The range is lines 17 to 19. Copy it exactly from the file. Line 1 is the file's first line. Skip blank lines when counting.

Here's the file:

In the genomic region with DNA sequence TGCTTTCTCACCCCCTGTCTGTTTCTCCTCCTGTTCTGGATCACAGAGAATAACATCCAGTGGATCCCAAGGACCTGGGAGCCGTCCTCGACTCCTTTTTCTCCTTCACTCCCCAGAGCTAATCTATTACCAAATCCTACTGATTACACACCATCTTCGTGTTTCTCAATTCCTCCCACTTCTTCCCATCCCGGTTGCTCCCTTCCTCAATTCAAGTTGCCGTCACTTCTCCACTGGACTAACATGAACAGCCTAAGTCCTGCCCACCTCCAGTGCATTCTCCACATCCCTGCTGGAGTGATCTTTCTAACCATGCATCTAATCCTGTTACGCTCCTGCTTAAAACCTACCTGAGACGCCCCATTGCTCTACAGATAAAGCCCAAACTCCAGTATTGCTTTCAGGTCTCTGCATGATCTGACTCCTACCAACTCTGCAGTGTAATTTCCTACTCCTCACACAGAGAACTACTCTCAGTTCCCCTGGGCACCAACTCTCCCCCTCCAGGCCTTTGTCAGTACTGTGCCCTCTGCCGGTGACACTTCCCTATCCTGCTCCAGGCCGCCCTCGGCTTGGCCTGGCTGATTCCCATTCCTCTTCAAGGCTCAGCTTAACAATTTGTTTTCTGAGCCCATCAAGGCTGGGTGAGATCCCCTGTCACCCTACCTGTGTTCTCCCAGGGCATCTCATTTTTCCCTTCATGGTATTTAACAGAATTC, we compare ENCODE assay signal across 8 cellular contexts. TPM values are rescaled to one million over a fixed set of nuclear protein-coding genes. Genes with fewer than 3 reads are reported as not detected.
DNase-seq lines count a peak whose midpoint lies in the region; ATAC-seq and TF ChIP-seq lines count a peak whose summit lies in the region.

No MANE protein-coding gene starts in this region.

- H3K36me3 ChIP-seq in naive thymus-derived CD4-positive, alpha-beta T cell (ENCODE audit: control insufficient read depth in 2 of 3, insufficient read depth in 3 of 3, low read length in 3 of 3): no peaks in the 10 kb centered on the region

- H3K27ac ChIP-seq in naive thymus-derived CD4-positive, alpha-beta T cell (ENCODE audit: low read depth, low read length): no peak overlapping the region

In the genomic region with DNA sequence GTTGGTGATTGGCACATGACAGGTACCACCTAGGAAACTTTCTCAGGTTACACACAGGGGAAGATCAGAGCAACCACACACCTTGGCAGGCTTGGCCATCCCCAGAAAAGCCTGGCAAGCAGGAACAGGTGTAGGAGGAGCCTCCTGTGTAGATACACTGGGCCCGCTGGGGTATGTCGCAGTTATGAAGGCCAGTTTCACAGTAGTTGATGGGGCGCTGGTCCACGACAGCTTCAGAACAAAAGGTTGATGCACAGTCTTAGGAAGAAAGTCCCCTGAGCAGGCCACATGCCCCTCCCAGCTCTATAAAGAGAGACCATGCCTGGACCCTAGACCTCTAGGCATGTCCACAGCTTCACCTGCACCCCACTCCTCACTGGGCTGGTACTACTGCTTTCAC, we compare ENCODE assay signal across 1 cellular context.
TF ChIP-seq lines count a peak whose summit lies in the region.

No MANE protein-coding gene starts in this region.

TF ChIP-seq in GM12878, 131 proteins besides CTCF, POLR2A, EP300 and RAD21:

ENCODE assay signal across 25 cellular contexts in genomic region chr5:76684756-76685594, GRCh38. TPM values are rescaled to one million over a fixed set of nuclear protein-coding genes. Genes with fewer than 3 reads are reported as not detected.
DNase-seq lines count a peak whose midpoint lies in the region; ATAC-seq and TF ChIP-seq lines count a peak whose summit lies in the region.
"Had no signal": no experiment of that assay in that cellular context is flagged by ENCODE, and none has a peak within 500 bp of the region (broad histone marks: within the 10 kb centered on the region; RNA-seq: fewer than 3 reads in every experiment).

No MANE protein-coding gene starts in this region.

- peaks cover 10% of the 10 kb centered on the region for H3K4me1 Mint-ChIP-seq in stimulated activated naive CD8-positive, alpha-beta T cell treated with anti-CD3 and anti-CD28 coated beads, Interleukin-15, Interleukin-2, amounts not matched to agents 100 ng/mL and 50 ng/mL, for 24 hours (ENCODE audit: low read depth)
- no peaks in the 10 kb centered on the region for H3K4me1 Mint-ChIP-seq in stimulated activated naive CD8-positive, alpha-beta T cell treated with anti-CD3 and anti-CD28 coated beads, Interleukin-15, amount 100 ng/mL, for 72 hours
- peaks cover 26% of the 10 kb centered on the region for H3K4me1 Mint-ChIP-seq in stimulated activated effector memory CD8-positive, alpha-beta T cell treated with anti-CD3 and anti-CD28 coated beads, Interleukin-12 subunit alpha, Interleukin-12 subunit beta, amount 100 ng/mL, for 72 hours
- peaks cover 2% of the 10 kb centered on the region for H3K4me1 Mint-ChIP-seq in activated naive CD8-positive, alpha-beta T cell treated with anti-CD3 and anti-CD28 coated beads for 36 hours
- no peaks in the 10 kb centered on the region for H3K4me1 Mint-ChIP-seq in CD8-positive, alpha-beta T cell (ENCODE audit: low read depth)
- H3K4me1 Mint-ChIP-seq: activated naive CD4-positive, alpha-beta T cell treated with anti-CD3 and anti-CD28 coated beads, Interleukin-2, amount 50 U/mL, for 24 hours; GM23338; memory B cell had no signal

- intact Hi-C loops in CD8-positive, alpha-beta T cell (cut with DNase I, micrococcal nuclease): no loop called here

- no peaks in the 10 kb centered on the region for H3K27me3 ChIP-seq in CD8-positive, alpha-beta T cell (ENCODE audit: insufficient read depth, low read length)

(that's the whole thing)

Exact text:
- peaks cover 2% of the 10 kb centered on the region for H3K4me1 Mint-ChIP-seq in activated naive CD8-positive, alpha-beta T cell treated with anti-CD3 and anti-CD28 coated beads for 36 hours
- no peaks in the 10 kb centered on the region for H3K4me1 Mint-ChIP-seq in CD8-positive, alpha-beta T cell (ENCODE audit: low read depth)
- H3K4me1 Mint-ChIP-seq: activated naive CD4-positive, alpha-beta T cell treated with anti-CD3 and anti-CD28 coated beads, Interleukin-2, amount 50 U/mL, for 24 hours; GM23338; memory B cell had no signal